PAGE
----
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Men’s Mate Value Correlates with a Less Restricted Sociosexual Orientation: A Meta-Analysis

Abstract

Men, relative to women, can benefit their total reproductive success by engaging in short-term pluralistic mating. Yet not all men enact such a mating strategy. It has previously been hypothesized that high mate value men should be most likely to adopt a short-term mating strategy, with this prediction being firmly grounded in some important mid-level evolutionary psychological theories. Yet evidence to support such a link has been mixed. This paper presents a comprehensive meta-analysis of 33 published and unpublished studies (N = 5928) in which we find that that self-reported mate value accounts for roughly 6% of variance in men’s sociosexual orientation. The meta-analysis provides evidence that men’s self-perceived mate value positively predicts their tendency to engage in short-term mating, but that the total effect size is small.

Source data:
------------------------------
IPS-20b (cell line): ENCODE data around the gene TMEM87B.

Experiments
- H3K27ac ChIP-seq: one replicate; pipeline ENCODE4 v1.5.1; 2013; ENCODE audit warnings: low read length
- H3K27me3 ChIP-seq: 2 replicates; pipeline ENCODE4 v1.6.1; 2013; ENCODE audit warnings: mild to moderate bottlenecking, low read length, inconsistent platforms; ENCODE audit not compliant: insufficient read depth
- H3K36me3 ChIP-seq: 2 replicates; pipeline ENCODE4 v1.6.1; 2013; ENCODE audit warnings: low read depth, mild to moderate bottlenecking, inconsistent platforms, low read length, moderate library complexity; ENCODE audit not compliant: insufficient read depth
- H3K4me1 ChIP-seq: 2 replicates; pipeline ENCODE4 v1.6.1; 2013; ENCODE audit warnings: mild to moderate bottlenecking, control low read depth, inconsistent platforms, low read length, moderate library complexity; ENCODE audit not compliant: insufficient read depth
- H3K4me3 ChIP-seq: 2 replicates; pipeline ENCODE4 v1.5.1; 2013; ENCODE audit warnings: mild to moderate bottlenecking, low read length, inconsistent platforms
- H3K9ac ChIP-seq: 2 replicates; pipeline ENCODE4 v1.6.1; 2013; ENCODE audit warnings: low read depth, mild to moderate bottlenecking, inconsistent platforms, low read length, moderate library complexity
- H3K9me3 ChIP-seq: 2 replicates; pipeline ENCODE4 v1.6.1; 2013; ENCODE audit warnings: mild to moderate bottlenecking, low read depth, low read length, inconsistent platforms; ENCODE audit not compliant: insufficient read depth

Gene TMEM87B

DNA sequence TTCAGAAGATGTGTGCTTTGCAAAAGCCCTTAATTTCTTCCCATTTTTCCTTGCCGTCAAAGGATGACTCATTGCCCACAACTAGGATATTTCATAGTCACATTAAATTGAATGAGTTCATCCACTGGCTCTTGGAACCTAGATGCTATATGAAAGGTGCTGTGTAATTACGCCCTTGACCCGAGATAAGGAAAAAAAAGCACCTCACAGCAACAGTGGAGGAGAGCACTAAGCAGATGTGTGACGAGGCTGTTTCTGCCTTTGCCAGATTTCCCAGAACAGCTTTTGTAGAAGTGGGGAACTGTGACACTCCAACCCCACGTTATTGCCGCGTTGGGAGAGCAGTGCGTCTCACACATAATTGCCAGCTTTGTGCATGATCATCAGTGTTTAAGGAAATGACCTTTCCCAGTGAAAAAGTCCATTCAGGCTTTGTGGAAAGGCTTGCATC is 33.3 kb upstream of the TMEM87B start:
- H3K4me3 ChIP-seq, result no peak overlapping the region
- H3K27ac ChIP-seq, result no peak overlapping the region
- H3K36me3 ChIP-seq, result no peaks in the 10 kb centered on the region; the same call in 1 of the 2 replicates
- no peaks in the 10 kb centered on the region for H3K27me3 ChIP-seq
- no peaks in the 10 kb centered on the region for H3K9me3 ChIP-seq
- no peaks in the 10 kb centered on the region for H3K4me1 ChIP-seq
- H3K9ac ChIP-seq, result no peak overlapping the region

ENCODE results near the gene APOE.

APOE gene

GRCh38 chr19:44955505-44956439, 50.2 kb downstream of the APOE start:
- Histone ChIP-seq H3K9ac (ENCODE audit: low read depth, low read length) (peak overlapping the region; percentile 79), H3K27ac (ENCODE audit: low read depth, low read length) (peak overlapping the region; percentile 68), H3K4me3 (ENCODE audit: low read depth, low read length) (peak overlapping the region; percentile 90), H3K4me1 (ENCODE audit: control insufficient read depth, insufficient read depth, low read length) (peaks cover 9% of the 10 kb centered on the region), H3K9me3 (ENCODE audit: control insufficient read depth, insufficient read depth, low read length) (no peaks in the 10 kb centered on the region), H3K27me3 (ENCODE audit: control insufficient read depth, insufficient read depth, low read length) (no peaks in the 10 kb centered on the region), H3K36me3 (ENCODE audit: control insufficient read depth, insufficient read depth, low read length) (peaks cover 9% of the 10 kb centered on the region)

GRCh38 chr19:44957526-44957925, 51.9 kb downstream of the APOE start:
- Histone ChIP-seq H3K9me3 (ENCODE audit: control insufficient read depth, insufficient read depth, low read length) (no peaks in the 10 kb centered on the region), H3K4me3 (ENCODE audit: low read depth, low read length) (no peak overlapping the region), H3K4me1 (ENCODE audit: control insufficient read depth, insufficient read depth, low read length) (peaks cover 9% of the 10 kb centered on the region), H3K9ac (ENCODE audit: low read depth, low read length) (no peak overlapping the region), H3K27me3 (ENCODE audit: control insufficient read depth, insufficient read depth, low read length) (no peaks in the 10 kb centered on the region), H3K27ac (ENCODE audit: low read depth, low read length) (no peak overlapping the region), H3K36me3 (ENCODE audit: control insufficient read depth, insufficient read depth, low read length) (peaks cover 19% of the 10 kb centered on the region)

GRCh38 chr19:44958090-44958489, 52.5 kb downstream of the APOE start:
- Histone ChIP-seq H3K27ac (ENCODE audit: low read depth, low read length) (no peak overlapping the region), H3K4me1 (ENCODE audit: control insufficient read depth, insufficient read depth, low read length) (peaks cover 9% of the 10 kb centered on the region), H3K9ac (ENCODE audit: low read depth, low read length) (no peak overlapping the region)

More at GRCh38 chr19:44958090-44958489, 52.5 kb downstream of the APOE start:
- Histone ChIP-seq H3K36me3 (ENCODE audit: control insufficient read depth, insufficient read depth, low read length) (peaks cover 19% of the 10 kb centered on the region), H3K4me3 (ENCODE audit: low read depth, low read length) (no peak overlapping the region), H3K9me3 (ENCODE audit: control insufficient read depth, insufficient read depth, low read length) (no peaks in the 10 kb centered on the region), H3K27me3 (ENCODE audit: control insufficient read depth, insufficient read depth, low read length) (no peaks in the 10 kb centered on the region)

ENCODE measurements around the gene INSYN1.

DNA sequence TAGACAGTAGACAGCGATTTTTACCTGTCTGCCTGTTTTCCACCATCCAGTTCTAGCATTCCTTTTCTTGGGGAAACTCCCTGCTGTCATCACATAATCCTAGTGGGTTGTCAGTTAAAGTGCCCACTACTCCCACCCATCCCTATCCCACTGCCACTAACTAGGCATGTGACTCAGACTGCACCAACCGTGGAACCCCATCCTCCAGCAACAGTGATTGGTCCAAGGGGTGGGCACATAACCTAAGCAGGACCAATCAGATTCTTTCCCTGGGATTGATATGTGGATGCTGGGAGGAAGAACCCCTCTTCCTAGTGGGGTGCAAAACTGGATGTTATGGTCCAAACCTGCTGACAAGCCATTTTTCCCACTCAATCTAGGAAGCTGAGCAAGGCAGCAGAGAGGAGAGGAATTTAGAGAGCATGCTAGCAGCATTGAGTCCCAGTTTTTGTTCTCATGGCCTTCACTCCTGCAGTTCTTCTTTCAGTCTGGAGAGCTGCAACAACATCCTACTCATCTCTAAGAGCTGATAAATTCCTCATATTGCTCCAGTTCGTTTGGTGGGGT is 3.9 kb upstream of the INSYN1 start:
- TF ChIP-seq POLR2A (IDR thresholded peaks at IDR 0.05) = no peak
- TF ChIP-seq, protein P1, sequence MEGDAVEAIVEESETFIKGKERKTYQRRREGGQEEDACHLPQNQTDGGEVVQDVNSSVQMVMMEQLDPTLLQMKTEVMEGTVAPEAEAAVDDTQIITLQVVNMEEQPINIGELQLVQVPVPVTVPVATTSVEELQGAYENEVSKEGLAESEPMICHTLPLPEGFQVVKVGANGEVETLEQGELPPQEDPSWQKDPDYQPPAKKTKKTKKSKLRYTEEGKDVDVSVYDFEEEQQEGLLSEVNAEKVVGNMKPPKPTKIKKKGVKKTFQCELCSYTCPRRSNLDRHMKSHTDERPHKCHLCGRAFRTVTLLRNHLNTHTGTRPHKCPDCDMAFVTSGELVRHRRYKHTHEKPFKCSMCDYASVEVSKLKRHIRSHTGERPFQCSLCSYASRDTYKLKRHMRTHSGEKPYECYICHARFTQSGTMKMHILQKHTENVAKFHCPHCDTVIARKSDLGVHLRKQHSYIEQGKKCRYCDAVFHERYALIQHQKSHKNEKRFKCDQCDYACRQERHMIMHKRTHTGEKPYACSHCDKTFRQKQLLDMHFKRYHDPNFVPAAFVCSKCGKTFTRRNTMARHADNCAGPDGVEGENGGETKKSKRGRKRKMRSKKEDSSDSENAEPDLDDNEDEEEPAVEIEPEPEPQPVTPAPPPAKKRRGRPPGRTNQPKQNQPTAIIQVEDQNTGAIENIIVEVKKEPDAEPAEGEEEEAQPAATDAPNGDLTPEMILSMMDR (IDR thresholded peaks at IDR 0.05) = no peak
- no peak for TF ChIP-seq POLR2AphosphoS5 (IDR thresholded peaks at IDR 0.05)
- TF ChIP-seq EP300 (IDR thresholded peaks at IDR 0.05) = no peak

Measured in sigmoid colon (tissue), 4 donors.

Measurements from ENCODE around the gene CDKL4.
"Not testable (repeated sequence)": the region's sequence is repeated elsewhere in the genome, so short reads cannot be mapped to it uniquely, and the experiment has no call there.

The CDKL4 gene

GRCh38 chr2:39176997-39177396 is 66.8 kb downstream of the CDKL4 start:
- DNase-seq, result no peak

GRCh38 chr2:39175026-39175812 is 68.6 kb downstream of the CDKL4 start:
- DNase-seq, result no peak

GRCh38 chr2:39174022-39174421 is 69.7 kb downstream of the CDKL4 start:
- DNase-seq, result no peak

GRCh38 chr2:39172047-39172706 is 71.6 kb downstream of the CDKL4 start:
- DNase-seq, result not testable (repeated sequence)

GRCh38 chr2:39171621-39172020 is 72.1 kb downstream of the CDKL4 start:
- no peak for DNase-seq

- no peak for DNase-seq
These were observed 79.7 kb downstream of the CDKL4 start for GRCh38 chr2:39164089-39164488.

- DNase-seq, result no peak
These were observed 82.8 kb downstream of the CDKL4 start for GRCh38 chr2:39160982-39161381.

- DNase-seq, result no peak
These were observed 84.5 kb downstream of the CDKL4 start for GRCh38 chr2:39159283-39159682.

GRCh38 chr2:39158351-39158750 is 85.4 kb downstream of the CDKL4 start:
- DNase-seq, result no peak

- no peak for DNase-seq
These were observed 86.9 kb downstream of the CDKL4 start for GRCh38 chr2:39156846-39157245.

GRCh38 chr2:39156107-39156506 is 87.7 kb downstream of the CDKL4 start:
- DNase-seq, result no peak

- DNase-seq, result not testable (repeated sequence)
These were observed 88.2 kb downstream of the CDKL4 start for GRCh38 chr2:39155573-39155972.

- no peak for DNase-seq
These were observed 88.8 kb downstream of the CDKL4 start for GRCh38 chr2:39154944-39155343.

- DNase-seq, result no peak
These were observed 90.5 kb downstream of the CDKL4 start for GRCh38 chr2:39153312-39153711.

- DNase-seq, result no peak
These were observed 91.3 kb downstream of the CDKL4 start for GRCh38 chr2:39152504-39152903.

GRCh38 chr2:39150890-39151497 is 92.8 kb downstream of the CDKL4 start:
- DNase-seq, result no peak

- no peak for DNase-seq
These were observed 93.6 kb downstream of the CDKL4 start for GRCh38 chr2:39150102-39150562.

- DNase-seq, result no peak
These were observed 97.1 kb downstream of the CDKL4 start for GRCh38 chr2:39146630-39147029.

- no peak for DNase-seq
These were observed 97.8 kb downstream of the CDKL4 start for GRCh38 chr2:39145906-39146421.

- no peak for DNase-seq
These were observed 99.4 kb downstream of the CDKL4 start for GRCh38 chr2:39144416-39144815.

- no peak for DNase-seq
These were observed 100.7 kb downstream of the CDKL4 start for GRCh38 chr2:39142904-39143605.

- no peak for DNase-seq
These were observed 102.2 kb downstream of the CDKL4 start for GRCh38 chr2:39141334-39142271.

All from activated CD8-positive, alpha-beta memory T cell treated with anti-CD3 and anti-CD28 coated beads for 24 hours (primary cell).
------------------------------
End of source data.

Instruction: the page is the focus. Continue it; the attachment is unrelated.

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Notes

  1. 1.

    The analysis using SOI subscales controlled for random intercepts within lab-groups and within-study (not within paper), because multiple effect sizes were included from the same studies (and there were no duplicate papers).

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Acknowledgements

Steven Arnocky, Jessica Desrochers, and Amanda Rotella have contributed equally to this project. We would like to thank the following researchers for responding to our call and providing data: Jan Antfolk, Mitja Back, Jordann Brandner, Gary Brase, Dennis Fisher, Ben Jones, Satoshi Kanazawa, Anthony Lee, Aaron Lukaszewski, King Mak, Jordan Moon, Rebecca Owens, Carin Perilloux, Marjorie Prokosch, and Keelah Williams. Additionally, we would like to thank Nicole Barbaro (HBES) and Kelly Suschinsky (IASR) for sending out calls for data.

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Arnocky, S., Desrochers, J., Rotella, A. et al. Men’s Mate Value Correlates with a Less Restricted Sociosexual Orientation: A Meta-Analysis. Arch Sex Behav (2021). https://doi.org/10.1007/s10508-021-01937-6

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Keywords

  • Mate value
  • Sociosexual orientation
  • Mating strategies
  • Strategic pluralism theory
  • Sexual behavior
  • Meta-analysis